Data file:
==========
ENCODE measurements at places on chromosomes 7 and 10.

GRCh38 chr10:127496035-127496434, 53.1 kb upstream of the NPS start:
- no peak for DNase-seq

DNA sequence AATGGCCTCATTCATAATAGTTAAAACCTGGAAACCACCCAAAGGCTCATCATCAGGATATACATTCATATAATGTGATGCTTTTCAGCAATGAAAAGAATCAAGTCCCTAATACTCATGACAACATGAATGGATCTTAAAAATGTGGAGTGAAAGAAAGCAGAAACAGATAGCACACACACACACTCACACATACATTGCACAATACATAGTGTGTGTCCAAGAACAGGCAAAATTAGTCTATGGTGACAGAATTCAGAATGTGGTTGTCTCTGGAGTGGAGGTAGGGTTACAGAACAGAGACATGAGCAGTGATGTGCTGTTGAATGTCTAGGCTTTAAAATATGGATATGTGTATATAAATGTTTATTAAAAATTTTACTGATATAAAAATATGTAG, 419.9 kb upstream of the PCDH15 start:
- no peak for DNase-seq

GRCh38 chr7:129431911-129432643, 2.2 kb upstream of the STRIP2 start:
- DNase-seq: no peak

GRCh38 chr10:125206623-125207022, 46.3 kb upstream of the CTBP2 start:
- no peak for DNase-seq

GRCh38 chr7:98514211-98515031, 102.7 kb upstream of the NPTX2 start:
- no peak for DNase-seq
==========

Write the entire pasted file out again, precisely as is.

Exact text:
ENCODE measurements at places on chromosomes 7 and 10.

GRCh38 chr10:127496035-127496434, 53.1 kb upstream of the NPS start:
- no peak for DNase-seq

DNA sequence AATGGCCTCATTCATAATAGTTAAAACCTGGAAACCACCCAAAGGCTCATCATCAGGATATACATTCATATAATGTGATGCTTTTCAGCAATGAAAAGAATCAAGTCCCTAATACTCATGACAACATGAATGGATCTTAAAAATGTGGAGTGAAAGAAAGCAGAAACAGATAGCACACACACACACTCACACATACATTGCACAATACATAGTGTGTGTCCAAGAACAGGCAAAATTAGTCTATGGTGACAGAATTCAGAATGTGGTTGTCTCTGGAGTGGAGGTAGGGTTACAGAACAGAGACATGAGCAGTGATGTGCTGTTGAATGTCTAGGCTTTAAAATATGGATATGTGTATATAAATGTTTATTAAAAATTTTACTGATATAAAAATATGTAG, 419.9 kb upstream of the PCDH15 start:
- no peak for DNase-seq

GRCh38 chr7:129431911-129432643, 2.2 kb upstream of the STRIP2 start:
- DNase-seq: no peak

GRCh38 chr10:125206623-125207022, 46.3 kb upstream of the CTBP2 start:
- no peak for DNase-seq

GRCh38 chr7:98514211-98515031, 102.7 kb upstream of the NPTX2 start:
- no peak for DNase-seq